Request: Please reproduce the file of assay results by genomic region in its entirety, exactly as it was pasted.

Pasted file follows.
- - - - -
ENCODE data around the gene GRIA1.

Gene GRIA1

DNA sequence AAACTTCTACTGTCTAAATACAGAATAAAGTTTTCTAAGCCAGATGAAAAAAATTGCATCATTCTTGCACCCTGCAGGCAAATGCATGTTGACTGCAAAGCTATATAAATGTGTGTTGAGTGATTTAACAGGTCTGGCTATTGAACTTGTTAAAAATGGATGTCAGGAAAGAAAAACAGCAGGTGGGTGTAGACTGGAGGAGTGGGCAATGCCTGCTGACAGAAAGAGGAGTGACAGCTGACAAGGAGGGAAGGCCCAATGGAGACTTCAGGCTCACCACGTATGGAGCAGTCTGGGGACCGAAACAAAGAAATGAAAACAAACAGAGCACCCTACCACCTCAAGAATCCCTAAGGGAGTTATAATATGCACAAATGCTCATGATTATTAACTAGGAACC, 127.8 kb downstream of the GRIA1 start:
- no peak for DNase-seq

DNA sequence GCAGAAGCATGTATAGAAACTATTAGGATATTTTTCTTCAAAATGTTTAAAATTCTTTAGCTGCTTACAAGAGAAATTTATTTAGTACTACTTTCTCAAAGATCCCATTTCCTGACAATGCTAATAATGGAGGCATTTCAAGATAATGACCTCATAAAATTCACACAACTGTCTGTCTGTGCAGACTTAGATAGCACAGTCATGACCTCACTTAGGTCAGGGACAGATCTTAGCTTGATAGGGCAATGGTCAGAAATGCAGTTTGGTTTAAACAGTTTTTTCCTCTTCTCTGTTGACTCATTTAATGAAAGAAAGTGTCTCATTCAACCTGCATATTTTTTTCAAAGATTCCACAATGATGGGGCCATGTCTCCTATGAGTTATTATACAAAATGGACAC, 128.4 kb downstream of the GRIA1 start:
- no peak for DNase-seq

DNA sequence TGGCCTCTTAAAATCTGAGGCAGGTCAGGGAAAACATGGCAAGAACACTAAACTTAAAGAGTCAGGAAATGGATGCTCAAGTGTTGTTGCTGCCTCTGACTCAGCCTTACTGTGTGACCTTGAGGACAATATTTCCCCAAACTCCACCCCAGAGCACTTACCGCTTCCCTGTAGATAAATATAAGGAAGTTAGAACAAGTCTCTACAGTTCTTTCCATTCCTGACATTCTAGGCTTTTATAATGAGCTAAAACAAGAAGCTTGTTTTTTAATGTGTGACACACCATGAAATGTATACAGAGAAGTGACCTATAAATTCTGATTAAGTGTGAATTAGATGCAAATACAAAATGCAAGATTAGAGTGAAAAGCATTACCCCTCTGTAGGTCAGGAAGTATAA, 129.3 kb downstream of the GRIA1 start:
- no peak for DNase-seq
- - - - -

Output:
ENCODE data around the gene GRIA1.

Gene GRIA1

DNA sequence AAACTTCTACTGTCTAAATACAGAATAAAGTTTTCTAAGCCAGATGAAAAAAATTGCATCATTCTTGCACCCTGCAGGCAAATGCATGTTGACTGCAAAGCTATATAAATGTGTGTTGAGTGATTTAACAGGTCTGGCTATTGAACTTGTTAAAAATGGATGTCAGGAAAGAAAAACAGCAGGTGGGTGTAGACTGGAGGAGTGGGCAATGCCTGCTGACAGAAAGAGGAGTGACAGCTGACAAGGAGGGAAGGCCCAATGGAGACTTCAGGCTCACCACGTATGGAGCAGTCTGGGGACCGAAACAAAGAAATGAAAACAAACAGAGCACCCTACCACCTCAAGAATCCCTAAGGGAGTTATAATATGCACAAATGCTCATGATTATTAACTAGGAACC, 127.8 kb downstream of the GRIA1 start:
- no peak for DNase-seq

DNA sequence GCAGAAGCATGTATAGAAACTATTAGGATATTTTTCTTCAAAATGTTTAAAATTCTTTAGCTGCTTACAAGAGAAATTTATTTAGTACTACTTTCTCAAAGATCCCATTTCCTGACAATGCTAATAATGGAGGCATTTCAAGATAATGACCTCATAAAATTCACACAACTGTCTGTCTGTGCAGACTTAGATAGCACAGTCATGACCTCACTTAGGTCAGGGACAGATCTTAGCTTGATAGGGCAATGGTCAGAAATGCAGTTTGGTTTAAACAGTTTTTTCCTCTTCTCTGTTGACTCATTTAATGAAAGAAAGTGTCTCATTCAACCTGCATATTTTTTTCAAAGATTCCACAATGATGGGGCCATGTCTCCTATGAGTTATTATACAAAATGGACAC, 128.4 kb downstream of the GRIA1 start:
- no peak for DNase-seq

DNA sequence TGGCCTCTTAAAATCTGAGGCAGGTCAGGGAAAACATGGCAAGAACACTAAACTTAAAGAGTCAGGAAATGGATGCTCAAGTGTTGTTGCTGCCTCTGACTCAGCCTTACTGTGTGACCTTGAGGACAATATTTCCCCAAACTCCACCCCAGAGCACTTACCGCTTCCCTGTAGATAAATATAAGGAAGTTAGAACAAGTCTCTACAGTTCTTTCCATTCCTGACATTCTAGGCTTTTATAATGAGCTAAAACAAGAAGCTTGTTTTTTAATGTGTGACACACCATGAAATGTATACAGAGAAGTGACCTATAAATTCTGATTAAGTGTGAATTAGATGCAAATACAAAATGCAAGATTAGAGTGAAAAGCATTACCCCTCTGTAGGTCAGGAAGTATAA, 129.3 kb downstream of the GRIA1 start:
- no peak for DNase-seq